The World Cup, holidayhomes and budgetairlines are feeding an unexpectedpassion for learninglanguages. Are you stillshouting in English at bemusedpeople in othercountries? Thatused to be the stereotype
of the English-speakerabroad. But is that all changing? Thisheatwavesummerseems to be bringing a boom in
languagelearning. Languagecourses are reporting a surge in demand, newspapershavebeengivingawaylanguage-teaching CDs and languagelearning is the theme of BBC2's latestreality TV show, Excuse My French.
So what's encouraged us out of our shells? Are languagesreallyreaching the partsthattheycouldn't
previouslyreach? Therecould be something of a World Cup factorhere - with the footballfest in Germanymaking a verypositiveimpression on the hundreds of thousands of Englandfans who wentover. Footballfansmight not be considerednaturalterritory for languagelessons. But before the competition, Englandfootballfanswereoffered a crashcourse in learning a few Germanphrases - and thisreallydoesseem to havebeen an
ice-breaker. "It made a hugedifference - particularlywhenfans saw the impact on ordinarypeople in Germany of
beingable to say hello or goodevening in theirlanguage," saysMarkPerryman, organizer of the Englandfanssupporters' club in London, who tookpart in theselessons. "It helped to breakdownbarriers and it brokedown the
stereotypesaboutEnglandfans. There's an assumptionthat the English, let alonefootballfans, wouldneverlearn
a language." Travellingfanswerealsoimpressed by how well so manyGermanscouldspeakEnglish, he says.
And it evencreatedsomemulti-lingualbantering. The Germansweresinging "football's cominghome" in English
and the Englandfanslearned how to sing it back in German, said Mr. Perryman. The languagelessons for fanswere set up by the GoetheInstitute, (the Germanequivalent of the BritishCouncil) - and institutespokesman,
OliverBenjamin, saysthatthissummer's Germancourses are fullybooked. "There's definitelybeen an increase in
interest in learningmoreabout the language and culture - and it's muchmore of a youngeraudience," he says.
"The World Cup has made our work a hell of a lot easier," says Mr. Benjamin. And he says the longstandingresistance to learninglanguages is beingdiminished. There had been an "islandmentality and a certainarrogancethatEnglish is the worldlanguage". But this is changing, he says, not leastbecause the UK is part of a globalized,
multilingualworld. In London, only 57% of the populationspeaksEnglish as a firstlanguage, he says. It's no
longerunusual for people to movebetweenlanguages.
It makes a change to hearoptimisticnewsaboutmodernlanguagelearning. Universitylanguagedepartmentshavebeenclosingbecause of a lack of students - and this in turnreflects how few pupils are takinglanguages at A-level. And therehavebeenrepeatedwarningsfromindustryabout the economiccost of our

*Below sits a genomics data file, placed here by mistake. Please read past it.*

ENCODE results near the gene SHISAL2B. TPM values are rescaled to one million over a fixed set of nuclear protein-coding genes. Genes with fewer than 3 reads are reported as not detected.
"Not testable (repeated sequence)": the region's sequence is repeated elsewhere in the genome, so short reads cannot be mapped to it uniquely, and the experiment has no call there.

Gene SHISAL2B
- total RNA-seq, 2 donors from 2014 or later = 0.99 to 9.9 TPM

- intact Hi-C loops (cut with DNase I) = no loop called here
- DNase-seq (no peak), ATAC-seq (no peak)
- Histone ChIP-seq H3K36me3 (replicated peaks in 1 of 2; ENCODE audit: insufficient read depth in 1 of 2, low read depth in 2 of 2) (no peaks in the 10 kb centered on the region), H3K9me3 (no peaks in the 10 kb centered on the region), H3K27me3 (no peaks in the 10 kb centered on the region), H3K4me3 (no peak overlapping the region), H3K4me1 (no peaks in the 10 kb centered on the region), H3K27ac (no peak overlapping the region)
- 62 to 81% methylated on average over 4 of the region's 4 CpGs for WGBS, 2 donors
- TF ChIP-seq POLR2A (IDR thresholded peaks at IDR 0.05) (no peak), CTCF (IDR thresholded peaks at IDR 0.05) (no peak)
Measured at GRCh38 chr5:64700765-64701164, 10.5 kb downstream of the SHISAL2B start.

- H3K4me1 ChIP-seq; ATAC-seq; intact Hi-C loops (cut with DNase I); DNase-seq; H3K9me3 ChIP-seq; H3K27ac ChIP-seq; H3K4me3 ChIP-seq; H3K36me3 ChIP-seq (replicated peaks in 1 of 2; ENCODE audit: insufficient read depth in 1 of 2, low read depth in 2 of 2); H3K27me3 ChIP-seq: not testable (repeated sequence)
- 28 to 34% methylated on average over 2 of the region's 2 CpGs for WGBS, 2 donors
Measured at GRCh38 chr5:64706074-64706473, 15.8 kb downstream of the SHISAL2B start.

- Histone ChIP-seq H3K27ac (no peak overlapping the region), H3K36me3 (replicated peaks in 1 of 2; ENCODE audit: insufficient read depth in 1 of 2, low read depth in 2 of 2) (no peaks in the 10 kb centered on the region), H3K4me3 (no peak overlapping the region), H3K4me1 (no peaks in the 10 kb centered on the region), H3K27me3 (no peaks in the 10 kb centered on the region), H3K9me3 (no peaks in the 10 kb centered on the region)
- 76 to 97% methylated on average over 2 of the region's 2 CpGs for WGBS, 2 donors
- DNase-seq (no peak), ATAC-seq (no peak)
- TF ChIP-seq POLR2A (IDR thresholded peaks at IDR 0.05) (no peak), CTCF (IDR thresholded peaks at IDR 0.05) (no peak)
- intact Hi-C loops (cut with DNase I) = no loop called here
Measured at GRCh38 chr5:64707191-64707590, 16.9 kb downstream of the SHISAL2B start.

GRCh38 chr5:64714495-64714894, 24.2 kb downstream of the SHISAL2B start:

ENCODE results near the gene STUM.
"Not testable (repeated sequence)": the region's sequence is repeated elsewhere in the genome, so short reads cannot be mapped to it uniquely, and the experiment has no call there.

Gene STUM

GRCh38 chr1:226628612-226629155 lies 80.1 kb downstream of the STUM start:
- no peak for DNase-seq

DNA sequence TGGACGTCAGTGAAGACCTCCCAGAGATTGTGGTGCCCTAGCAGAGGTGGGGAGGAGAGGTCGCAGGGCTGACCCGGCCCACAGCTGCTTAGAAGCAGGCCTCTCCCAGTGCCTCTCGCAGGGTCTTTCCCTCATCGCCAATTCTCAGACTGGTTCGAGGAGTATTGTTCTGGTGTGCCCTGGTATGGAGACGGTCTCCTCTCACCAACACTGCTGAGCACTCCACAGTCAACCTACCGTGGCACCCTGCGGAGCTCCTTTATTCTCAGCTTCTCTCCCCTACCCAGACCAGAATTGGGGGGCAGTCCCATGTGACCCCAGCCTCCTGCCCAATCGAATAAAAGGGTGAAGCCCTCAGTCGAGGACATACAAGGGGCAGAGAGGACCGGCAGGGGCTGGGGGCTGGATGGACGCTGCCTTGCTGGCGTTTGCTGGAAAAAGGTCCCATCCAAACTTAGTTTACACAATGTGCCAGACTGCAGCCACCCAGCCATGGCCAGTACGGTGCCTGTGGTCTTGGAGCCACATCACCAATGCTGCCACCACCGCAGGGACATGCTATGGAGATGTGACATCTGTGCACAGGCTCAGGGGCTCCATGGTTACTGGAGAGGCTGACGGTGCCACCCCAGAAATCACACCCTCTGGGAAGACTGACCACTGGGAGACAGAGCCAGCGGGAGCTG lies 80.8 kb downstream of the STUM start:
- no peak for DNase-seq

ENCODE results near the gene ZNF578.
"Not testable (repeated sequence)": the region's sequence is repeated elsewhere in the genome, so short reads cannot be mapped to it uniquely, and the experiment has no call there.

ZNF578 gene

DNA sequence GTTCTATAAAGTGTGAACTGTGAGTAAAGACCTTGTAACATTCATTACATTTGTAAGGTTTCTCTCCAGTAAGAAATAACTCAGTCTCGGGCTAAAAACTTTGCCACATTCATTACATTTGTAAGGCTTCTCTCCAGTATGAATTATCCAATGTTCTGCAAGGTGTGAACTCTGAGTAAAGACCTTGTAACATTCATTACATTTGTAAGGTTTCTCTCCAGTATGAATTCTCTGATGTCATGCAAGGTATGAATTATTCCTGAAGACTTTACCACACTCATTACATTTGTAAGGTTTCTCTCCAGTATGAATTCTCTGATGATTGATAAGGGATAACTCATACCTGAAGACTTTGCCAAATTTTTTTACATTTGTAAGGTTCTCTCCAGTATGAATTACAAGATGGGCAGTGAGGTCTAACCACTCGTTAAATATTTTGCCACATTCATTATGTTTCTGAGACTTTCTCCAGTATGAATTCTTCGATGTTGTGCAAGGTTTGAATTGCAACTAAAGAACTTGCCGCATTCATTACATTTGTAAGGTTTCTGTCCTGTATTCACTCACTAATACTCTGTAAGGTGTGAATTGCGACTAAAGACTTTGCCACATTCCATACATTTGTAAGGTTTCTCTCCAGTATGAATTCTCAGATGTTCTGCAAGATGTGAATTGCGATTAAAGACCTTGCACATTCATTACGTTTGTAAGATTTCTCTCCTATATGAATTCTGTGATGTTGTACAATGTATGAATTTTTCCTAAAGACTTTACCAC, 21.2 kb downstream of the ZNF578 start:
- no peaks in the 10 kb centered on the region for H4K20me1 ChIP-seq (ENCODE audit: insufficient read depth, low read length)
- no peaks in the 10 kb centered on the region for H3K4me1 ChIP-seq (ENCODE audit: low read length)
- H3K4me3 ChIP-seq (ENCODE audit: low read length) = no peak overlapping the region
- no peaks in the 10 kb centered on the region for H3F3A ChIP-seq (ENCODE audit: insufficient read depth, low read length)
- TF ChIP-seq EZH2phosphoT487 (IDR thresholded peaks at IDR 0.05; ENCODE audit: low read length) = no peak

nationaldeficit in languageskills. But ratherthan an academic or businessinterest, anotherdriver for the currentinterest in learninglanguages is the unprecedentedappetite for travel. Thisweekend, at the start of the summerholidays, morethan two millionpeopleflew out from UK airports. And it's no longerjustpackageholidays and
touristresorts - people are exploringmoreindependently and furtherafield. It might not makeheadlines, but this
is a significantsocialchange, withmorepeoplethanevergetting a taste of otherplaces, cultures and languages.
"Withbudgetairlines and cheapertravel, people are mixingmore, seeing the waysotherpeople do things. There
are loads of lads I knowfromplaceslikeSunderland who fetch up in all kinds of places in a way theyneverwouldhavedonebefore," saysPeterDaykin, a spokesman for the FootballSupporters' Federation (FSF). "People are
now goingabroad for a weekend to placeslike the CzechRepublic, whichoncewouldhavebeenunheard of," he
says. Mr. Daykin was anothervisitor to the World Cup who leftwith a sensethat the journeythroughGermany
had been a very "positiveexperience" for fans - a long way from the negativestereotypes of the English as
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Peoplearen't onlytravellingabroad. They're now takingtheirpropertymaniawiththem. According to the
Office for NationalStatistics, there are now almost 257,000 overseasholidayhomesowned by people in the UK.
And the InstitutFrancais, whichpromotesFrenchlanguage and culture, saysthatsecond-homers are part of the
growingdemand for languagelessons. FrancisHetroy, director of languages at the institute, saysthatdemand for
Frenchcourses has risen by about 15% to 20% lastyear, whentherewereabout 7,000 students. And thisincludesverypopularlanguagecoursesoffered in how to buy a property in France, he says.
【題組】67. Whatdoesbemusedmean in the firstparagraph?
(A) stupid (B) confused (C) misguided (D) disordered